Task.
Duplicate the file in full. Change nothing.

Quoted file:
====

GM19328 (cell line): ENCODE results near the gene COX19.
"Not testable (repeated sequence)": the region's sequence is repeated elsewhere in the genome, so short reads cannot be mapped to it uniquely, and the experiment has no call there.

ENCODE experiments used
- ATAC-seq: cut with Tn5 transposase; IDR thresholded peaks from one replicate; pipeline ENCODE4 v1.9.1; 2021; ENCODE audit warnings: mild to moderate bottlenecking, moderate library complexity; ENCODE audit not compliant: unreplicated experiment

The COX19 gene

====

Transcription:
GM19328 (cell line): ENCODE results near the gene COX19.
"Not testable (repeated sequence)": the region's sequence is repeated elsewhere in the genome, so short reads cannot be mapped to it uniquely, and the experiment has no call there.

ENCODE experiments used
- ATAC-seq: cut with Tn5 transposase; IDR thresholded peaks from one replicate; pipeline ENCODE4 v1.9.1; 2021; ENCODE audit warnings: mild to moderate bottlenecking, moderate library complexity; ENCODE audit not compliant: unreplicated experiment

The COX19 gene